I shrug and try to analyze the psyche of the dogs I've come across.
"Not to say that other animals don't express joy, but not humor and irony. If you know anything about energy and vibrations, laughter is the closest vibration to joy that there is."
What with all the vibrations and joy in the air, I had to ask.
"My passion is A Course in Miracles," Bandler explains. "[It] is a spiritual self-psychology program that teaches one how to relinquish thoughts of fear and embrace love."
This is sounding eerily like the life-line health lesson on binary reality in Donnie Darko that leads the high school boy to tell his teacher to "forcibly insert the lifeline exercise card into [her] anus. "
But anyway, what about the men? In the age of Samantha Jones, metrosexuality, and weekender erection pills, don't men have enough sexual anxiety?
"Some men have been intimidated by it," Louis concedes. "Our comment to any man that feels a little nervous is, you know, well, we give 'em all a thumbs-up. We like 'em all."
But Bandler gestures with her hand and insists, "The individual guy, if you say, I give you a thumbs-up, then everything is fine."
Both women burst into hysterical laughter.
Skeptical, I take their thumbs-up philosophy to the streets.
Cooling it at the bar of the white-collar pickup joint Big City Tavern (609 E. Las Olas Blvd., Fort Lauderdale ), I'm skimming the book over a rum and coke when a not physically unattractive, middle-aged man with spikey brown hair and booze on his breath, whom I'll call Bad Boy II, approaches and begins reading over my shoulder. When I don't react, he begins jabbing my torso like I'm the fucking Pillsbury Doughgirl.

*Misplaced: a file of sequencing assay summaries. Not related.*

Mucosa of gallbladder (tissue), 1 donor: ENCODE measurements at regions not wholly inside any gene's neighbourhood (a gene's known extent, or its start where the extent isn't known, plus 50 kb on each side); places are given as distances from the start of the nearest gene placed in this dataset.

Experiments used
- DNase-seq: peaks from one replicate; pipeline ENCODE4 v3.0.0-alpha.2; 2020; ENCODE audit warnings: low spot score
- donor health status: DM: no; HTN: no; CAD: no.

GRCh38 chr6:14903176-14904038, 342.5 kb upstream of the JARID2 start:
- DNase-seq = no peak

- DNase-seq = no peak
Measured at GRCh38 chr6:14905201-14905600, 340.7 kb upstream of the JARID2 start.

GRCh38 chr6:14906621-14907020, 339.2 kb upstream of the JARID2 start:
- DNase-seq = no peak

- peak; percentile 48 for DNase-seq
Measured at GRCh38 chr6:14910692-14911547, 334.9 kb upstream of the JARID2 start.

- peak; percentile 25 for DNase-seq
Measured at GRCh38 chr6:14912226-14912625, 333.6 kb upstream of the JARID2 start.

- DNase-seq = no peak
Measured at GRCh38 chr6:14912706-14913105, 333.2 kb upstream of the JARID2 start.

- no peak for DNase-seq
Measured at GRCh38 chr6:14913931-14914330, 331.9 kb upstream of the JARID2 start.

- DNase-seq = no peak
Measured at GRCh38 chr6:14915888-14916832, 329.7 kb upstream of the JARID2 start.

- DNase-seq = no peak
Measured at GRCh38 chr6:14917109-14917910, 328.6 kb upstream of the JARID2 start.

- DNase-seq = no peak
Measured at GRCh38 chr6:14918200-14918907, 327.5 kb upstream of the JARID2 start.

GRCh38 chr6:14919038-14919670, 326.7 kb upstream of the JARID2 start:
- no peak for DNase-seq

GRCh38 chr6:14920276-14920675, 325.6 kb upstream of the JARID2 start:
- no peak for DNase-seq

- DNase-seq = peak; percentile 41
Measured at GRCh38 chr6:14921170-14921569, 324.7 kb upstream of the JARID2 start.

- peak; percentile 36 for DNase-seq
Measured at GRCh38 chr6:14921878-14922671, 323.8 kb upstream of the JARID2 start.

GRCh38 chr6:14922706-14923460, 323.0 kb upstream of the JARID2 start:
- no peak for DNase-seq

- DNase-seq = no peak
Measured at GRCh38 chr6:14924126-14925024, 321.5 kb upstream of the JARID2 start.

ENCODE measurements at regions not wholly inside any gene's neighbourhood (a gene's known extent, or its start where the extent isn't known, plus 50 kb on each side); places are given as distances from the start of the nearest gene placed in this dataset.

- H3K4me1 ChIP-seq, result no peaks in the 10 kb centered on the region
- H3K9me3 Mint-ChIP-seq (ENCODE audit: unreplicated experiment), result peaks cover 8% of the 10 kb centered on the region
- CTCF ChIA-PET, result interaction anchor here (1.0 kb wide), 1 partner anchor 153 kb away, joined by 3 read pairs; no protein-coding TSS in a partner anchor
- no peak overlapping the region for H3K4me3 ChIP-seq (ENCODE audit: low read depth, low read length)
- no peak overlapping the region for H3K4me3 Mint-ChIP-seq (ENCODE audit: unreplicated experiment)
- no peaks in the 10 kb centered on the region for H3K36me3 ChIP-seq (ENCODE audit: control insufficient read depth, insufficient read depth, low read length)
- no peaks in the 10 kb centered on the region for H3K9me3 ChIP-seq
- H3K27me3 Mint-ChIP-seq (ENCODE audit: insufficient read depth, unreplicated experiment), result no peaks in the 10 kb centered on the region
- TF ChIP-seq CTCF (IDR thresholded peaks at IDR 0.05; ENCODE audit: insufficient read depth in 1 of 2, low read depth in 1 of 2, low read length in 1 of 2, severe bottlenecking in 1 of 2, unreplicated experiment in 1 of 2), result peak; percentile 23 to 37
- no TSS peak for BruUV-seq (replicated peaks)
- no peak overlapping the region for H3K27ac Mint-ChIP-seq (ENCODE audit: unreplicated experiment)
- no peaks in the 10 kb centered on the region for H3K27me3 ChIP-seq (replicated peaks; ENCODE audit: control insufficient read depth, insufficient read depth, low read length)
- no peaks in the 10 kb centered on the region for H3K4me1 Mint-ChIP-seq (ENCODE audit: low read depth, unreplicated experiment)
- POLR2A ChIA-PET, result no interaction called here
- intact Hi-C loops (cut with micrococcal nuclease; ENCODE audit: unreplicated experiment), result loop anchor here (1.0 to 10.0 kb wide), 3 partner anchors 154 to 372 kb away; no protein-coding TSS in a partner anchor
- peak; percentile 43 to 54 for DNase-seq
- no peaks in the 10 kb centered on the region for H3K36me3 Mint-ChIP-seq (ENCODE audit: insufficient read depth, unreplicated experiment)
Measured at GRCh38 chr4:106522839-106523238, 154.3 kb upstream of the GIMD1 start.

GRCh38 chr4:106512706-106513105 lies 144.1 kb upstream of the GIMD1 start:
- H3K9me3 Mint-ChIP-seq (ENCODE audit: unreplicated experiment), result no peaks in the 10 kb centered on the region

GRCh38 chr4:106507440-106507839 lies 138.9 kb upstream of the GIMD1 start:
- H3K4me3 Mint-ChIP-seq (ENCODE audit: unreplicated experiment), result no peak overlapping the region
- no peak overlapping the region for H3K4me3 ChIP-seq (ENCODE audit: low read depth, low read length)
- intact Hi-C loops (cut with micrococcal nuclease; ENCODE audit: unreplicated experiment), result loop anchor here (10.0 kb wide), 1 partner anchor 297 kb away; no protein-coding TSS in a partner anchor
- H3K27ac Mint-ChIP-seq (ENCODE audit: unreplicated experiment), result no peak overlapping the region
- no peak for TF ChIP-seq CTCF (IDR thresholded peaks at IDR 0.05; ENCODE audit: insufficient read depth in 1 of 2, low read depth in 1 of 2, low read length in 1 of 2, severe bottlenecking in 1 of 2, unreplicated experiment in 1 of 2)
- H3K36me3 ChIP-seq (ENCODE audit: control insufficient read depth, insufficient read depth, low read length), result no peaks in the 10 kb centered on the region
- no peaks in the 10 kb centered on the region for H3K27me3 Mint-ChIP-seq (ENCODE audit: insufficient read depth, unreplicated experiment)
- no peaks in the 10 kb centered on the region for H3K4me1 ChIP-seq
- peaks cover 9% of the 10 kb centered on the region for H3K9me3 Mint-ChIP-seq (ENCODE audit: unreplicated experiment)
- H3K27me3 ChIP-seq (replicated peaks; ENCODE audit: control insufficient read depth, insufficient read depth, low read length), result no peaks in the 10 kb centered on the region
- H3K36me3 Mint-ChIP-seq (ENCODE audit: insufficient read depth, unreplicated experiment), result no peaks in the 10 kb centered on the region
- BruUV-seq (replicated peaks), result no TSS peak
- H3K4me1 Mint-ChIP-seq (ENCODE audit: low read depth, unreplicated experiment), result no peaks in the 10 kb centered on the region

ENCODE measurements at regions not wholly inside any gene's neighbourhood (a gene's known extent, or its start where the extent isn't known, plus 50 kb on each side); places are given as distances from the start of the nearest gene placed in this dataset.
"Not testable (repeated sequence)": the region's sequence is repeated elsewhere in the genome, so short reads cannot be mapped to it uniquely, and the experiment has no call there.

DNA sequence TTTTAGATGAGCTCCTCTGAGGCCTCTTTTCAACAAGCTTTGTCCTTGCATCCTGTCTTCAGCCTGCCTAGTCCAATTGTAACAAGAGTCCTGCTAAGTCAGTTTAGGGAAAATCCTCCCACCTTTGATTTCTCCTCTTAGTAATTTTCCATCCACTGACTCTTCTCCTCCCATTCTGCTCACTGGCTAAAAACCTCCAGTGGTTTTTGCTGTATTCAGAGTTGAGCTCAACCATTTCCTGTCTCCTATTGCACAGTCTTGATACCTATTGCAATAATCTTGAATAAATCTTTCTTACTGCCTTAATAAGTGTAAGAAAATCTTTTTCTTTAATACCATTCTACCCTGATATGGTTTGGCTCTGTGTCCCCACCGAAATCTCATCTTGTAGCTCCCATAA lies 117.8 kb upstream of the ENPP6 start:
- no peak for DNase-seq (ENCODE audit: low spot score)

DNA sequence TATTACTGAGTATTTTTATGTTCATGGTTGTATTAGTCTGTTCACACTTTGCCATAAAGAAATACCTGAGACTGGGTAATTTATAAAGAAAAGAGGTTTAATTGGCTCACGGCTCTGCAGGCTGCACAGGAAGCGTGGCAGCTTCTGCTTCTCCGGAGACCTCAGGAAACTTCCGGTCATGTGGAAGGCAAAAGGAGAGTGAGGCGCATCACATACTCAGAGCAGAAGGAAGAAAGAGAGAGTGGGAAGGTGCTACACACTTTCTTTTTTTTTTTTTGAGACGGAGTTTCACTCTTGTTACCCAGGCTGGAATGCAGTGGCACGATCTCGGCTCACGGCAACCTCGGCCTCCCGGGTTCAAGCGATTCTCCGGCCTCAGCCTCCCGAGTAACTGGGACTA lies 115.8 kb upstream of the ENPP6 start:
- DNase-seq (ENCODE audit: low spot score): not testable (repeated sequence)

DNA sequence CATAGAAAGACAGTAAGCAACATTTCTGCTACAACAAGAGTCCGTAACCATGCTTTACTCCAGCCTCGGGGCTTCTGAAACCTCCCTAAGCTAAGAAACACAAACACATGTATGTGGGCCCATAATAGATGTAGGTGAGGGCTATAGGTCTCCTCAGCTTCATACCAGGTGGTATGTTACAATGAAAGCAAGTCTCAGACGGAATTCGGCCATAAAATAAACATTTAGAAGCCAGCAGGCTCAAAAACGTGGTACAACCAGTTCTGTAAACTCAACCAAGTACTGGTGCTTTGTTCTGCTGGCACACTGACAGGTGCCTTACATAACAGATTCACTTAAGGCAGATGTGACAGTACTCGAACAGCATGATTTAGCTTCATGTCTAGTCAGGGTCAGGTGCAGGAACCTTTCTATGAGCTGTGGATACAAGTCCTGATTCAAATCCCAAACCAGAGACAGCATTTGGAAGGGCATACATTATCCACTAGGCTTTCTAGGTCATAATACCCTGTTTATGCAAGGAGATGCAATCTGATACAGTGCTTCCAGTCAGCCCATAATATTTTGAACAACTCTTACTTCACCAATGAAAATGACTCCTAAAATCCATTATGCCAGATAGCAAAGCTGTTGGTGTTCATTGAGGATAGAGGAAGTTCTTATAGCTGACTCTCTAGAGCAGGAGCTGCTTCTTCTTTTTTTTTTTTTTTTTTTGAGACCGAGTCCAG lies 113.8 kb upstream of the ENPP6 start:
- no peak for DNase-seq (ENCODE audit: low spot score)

A leisure-class man by disposition and his own assertion, he is confident and playful. After I explain the book's premise, he takes to the idea of having his penis sized up with amusement.
He stands five feet nine. I assess his limbs, neck, and hands relative to his stature.
"My arms are normal," he says. "After you guess the number, we'll go into the bathroom and see whether you're wrong or right. So, what's the number? How many inches?"
Hang on to your britches, buddy. "What we're going for here," I inform him, "is more of a ballpark estimate."
A curly, blond female barkeep is looking down her nose at our conversation until I start spilling out the details of the algorithm. For a moment, she listens raptly. Then she nods as if she's heard most of it before and walks away.
After applying the formula, I say to him, "I would say you're average."
"What's average?" he asks.
According to the book, the range of the "average" penis is 4.5 to 6.4 inches.
"What's the girth?" he asks.
"For you, it seems average as well."
"You're right. You're exactly right," he says, claiming to be on the long side of average. "But it's not the meat -- it's the motion."
On a lame-joke kick, he continues: "A hooker takes a guy up to her room, and he takes his pants off. She starts laughing hysterically and says, 'Who do you think you're going to please with that little thing?' He looks at her with a straight face and says, 'Me.' And he's right. Because you know, honestly, when it comes down to the end result, most guys, all they care about is coming."
On to his friend, Boulevard Bob.
He's six feet tall, but his short, stubby fingers and long neck, two of several factors in the formula, don't agree.